Since October 2017, I work as a postdoctoral researcher on the project ‘Gameful Music Performances for Smart, Inclusive, and Sustainable Societies’ (GAMPSISS). In this interdisciplinary project, I am investigating listening cultures and classical music audiences in order to explore if and how music listening culture can be altered through gamification. Using classical music pieces as case-studies, I am drawing on interviews, survey data and experiments to examine values realized in the aesthetic experience of music listening. Within the project at large, altering the listening experience with gameful music performances is explored for its potential to maximize the ethical impact of confrontations with the arts. This is expected to be achieved by helping audiences to engage with artworks in a playful, yet deep and multi-layered way.
Next to my postdoctoral research, I work as a lecturer in the Ba and Ma program Arts, Culture and Society at the Department of Arts and Culture Studies. I have taught various courses such as ‘Arts, Culture and Engagement’, ‘Methods of Qualitative Research’ in IBaCs, and tutorials in Statistics, ‘Introduction to Social Science Research’, ‘Contemporary Approaches to Cultural Sociology’ and also ‘Economic Geography of Creativity and Urban development’.
I hold Ba in Sociology from the University of Hamburg and a Master of Science degree in Sociology of Culture, Media and the Arts. In January 2017, I received my Ph.D. from the Erasmus University Rotterdam. My PhD research evolved around questions of inequality in cultural participation of diverse social groups within Northern Europe. It addressed how status distinction is practiced and boundaries are negotiated in discourse about taste in fashion, music and visual arts. This research has led me to interview young business professionals, service workers and voracious cultural consumers and tied in with my broader interest in the complex relations between identity and consumption.
J. Peters, C.J.M. van Eijck & J. Michael (2017). Secretly serious? Maintaining and crossing cultural boundaries in the karaoke bar through ironic consumption. Cultural Sociology (print), 12 (1), 58-74.
L.E. Braden & J. Michael (2017, januari 20). Capitalizing on Morals: Connecting Cultural Capital and Moral Judgments. Erasmus University Rotterdam, Current Contestations of Cultural Capital.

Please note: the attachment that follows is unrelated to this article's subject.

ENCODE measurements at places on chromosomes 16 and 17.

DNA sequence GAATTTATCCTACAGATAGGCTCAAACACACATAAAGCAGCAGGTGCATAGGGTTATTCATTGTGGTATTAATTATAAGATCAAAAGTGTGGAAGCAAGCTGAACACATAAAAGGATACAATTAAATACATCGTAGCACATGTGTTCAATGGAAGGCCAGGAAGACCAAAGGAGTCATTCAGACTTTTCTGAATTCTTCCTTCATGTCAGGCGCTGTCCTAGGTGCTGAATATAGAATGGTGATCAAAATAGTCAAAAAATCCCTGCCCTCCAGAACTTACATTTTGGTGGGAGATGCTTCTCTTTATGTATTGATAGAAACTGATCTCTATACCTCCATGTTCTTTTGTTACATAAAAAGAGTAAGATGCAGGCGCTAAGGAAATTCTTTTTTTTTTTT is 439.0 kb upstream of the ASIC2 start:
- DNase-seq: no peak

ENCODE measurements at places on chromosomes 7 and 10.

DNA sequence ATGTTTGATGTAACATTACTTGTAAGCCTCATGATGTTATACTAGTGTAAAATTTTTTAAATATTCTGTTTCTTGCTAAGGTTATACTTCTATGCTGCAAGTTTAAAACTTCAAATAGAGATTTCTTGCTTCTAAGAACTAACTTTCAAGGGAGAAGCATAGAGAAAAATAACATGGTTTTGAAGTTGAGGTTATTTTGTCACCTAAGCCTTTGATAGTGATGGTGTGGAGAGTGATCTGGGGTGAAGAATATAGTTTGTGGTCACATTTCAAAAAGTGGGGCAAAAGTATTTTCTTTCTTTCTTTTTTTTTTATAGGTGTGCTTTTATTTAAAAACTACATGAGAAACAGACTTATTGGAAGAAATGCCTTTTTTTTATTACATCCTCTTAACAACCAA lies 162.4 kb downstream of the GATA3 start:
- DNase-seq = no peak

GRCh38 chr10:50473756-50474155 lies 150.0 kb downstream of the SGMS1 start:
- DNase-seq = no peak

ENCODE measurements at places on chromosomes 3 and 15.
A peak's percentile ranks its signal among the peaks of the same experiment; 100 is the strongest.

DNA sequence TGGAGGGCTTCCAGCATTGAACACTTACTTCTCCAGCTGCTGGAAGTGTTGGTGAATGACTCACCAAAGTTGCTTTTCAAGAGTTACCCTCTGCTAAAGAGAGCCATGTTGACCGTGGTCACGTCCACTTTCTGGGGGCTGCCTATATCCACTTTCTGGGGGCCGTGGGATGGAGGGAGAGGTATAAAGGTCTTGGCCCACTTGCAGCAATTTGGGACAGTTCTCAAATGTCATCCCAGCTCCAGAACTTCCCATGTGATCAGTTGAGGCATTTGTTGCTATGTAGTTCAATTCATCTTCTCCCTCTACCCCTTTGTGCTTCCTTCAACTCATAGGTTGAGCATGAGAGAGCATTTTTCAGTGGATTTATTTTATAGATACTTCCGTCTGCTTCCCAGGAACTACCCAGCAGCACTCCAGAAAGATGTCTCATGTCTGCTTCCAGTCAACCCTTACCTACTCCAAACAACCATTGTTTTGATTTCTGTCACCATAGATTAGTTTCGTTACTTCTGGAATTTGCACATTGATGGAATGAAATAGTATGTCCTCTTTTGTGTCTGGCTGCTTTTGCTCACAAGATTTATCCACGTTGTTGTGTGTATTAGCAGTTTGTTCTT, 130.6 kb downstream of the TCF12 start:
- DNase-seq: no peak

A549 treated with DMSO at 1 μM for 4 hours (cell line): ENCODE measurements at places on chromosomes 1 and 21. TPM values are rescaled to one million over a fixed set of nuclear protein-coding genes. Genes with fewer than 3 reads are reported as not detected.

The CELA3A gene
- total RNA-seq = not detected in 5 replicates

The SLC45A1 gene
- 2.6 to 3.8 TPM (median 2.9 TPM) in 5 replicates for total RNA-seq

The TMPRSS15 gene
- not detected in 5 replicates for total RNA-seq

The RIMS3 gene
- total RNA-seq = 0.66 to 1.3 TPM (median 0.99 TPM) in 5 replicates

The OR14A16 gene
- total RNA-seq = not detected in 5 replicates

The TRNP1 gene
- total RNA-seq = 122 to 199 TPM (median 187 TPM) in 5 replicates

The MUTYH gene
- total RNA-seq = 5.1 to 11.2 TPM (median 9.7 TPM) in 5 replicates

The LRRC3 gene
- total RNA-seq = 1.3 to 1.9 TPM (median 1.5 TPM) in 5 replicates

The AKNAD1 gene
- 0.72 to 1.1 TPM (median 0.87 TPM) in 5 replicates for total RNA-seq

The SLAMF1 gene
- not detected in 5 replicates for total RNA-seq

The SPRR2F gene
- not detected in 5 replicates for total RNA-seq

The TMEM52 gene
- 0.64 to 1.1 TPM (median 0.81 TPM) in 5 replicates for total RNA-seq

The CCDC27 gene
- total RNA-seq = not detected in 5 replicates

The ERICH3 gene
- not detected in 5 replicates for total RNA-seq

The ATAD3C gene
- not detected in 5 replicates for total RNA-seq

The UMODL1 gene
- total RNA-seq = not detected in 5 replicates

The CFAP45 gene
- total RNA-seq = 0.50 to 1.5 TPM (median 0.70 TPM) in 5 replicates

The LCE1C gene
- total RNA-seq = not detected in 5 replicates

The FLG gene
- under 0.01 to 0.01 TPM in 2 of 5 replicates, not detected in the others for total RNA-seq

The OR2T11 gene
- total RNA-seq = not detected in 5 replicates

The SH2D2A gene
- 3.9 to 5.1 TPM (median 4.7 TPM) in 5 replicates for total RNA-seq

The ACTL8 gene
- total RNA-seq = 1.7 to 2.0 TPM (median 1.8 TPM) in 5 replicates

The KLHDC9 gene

J. Michael (2015, december 9). What do ‘common people’ have in common? An expedition into pastimes, music and apparel taste. University of Manchester, Internal Seminar of the Sustainable Consumption Institute.
J. Peters & J. Michael (2013, december 3). The ironic versus the sincere? Bonding and distancing through irony. Erasmus University Rotterdam, ERMeCC Lunch Lecture.
M. Lavanga & J. Michael (2015). CO-ORGANISER, CHAIR and CURATOR - Music Talks #2: Rotterdam Music Scenes: Überhip or Pretty Dead? Artistic Symposium on Music, Creative Scenes and the City: Rotterdam, Podium Grounds (2015, november 10 - 2015, november 10).
J. Michael (2015). Highbrow culture for high-potentials? Cultural orientations of an economic elite in the making. ‘Differences, Inequalities and Sociological Imagination’ 12th conference of the European Sociological Association 2015: Prague, Czech Republic (2015, augustus 25 - 2015, augustus 28).
J. Michael (2014). Cultural orientations of an economic elite in the making. ESA Consumption Research Network Midterm Conference: Porto, Portugal (2014, september 4).
J. Peters, L. van der Jagt, C.J.M. van Eijck, J. Michael & P.P.L. Berkers (2014). Irony as boundary work: Engagement and detachment in karaoke bars. IASPM Benelux conference A long way to the top: The production and reception of music in a globalized world: Rotterdam (2014, november 6 - 2014, november 7).
N. van Poecke & J. Michael (2014). Bringing the Banjo Back to Life: The Field of Dutch Independent Folk Music as Participatory Culture. A long way to the top: The production and reception of popular music in a global world: Erasmus University Rotterdam (2014, november 6 - 2014, november 7).
N. van Poecke & J. Michael (2014). Bringing the Banjo Back to Life: Prosumerism in the Field of Folk Music. Keep it Simple Make it Fast (KisMif): Underground Music Scenes and DiY Cultures: University of Porto (2014, juli 10 - 2014, juli 12).
J. Michael (2013). What is Coolness? Deconstructing and Contextualizing a Buzzword. Etmaal van de Communicatiewetenschap: Rotterdam, Netherlands (2013, februari 7 - 2013, februari 8).
C.J.M. van Eijck, J. Michael, P.P.L. Berkers, L. van der Jagt & J. Peters (2013). The ironic versus the sincere? Bonding and distancing with ironic consumption. ESA Conference, Sociology of Consumption Section: Torino (2013, augustus 28 - 2013, augustus 31).
J. Michael & N. van Poecke (2013). Bringing the banjo back to life: Prosumerism in the field of folk music. European Sociological Association, Sociology of the Arts Section: Torino, Italy (2013, augustus 29).
J. Michael (2012). The Unease of the Hipster: Negotiating Trends and Authenticity among Cultural Consumers. ESA Consumption Research Network Interim Meeting: Berlin, Germany (2012, september 5 - 2012, september 8).
J. Michael (2012). It's really not hip to be a hipster: symbolic boundaries and individuality in urban culture. Culture, Communication and Creativity Conference: Berlin, Germany (2012, september 5 - 2012, september 7).
P.P.L. Berkers & J. Michael (2017). Just what makes today’s music festivals so appealing? In P. Koudstaal (Ed.), Music Brings Us Together (pp. 98-113). Hamburg: Gudberg
J. Michael (2017, januari 18). Waarom hipster zo wordt gehaat? 'Té hip, niet authentiek, geen eigen smaak'. de Volkskrant
J. Michael (interview) (2017, jan 23). Radio 1, Nieuwe feiten. [radio-uitzending]. In Nieuwe feiten. Radio 1, VRT (Belgium).